In an embodiment of the present invention, message exchanger 228 exchanges SOAP messages between a client and server. Message manager 230 also includes correlation template 232, correlation logic 234, and correlation mapping file 236. Network analyzer 238 may be implemented as a diagnostic tool that a user or network administrator may utilize to analyze the traffic on network 50 (shown in FIG. 1). In an embodiment of the present invention, network analyzer 238 may be a SOAP monitoring tool that provides a dump of the XML messages exchanged over the network.

Once network analyzer 238 provides a dump of an XML message exchanged over the network, message manager 230 examines the SOAP header analyze the QoS information. An embodiment of the present invention involves using a pluggable correlation template 232 and correlation logic 234, which applies correlation template 232 to the SOAP message traces in the SOAP header. Utilizing an artifact, such as a correlation-mapping file 236, correlation logic 234 performs the visual correlation on any set of SOAP message traces. Each correlation-mapping file 236 includes a XML formatted set of rules based on the web service specification-specific messages to be correlated. The correlation mapping file rules include (but are not limited to) a unique identifier keyword, a corresponding correlated keyword, and a unique identifier keyword. Each of these keywords may be mandatory or optional. Correlation logic 234 utilizes the mapping file to process the SOAP message trace to visually identify the correlated messages. Visual queues for correlated pairs would differ from keywords that are missing a correlated message. Also, optional correlated messages would be visually differentiated from mandatory messages.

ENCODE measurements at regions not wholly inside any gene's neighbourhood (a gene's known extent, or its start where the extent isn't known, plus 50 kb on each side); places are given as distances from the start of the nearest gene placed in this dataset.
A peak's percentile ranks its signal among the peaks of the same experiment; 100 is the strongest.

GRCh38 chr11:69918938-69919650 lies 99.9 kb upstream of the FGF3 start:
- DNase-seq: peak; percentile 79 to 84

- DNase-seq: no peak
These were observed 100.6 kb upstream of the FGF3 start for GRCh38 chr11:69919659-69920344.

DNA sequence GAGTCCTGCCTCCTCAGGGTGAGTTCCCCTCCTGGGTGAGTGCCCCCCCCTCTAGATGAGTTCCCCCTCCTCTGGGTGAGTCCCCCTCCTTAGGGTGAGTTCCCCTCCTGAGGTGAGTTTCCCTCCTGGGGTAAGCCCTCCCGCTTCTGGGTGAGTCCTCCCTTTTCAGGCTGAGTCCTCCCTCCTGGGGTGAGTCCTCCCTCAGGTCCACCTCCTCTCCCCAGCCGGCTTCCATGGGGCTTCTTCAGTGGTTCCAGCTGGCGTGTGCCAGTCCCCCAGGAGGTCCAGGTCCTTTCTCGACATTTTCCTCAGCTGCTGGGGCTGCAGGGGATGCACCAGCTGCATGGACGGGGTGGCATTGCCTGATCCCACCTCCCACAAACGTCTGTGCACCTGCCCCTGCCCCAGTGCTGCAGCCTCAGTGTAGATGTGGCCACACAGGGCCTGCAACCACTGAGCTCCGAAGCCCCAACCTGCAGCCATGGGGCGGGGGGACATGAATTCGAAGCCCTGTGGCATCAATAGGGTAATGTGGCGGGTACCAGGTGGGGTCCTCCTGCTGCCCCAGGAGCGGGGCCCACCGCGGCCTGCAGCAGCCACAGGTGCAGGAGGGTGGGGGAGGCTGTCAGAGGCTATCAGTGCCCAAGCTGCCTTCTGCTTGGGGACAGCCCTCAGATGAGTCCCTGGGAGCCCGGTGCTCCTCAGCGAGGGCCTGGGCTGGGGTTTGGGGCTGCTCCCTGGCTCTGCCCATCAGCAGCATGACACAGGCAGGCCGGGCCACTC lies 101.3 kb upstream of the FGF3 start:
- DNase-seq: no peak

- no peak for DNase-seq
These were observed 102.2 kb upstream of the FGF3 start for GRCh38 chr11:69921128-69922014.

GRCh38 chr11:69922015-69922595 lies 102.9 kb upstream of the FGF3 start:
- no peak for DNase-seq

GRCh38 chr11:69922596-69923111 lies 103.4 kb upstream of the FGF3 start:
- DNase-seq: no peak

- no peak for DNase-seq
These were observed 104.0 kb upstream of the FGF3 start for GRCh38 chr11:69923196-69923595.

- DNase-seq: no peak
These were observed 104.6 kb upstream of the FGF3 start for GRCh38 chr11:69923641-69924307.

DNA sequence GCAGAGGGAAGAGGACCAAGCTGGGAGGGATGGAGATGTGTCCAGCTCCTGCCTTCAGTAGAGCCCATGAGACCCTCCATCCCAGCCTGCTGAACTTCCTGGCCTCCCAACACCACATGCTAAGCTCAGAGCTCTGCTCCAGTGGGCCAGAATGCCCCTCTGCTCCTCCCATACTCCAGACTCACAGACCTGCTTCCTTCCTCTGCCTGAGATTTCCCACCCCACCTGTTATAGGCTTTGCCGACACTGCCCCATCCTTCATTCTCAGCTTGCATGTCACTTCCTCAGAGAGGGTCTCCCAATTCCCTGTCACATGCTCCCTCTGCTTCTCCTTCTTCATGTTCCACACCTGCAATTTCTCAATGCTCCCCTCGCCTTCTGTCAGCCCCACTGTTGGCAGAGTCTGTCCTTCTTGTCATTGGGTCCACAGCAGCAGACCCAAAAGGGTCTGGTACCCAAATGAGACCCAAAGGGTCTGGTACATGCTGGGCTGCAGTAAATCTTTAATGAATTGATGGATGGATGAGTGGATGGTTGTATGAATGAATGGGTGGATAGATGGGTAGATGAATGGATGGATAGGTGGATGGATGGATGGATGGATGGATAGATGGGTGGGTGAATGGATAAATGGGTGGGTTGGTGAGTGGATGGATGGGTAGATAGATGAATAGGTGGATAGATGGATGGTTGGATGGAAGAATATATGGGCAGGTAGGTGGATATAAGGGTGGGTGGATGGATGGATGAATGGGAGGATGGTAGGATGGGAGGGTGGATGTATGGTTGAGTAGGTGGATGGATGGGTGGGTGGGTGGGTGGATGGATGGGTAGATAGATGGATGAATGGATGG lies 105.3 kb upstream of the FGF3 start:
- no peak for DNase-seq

FIG. 3 depicts an exemplary markup language sample 300 according to an embodiment of the present invention. As illustrated, markup language sample 300 includes a collection of paired protocol elements. Elements 302 a-302 b are envelope labels that mark the beginning and end of the markup language segment. Elements 304 a-304 b are header labels that indicate the beginning and end of the header section. As previously discussed, SOAP headers include QoS elements, represented by header data 308, which are examined and accentuated according to an embodiment of the present invention. Elements 306 a-306 b are body labels that represent the beginning and end of the message body (e.g., message data 310).

FIG. 4 illustrates a tree structure 402 generated by message manager 230 in accordance with an embodiment of the present invention. According to an embodiment of the present invention, once message manager 230 parses the QoS elements in a SOAP header, the information is graphically accentuated via presentation as a tree structure 402. As illustrated, each identified protocol element is presented as a nested element in the tree structure 402. For example, expansion box 404 enables a user to expand header segment 406 to view any nested elements such as security segment 408. Any data that is included in the individual segments is graphically represented as an icon, such as binary security token 410. The icon may be expanded to display the actual data in a dialogue box.

FIG. 5 depicts a filtering tab menu generated by message manager 230 (shown in FIG. 2) in accordance with an embodiment of the present invention. Selection boxes 502 a-502 g represented selected (either by a user, administrator, or default) QoS protocol elements that will be expanded when displayed in tree structure 602 in FIG. 6. Selection box 504 represents an unselected QoS protocol element that will not be expanded in the tree structure display.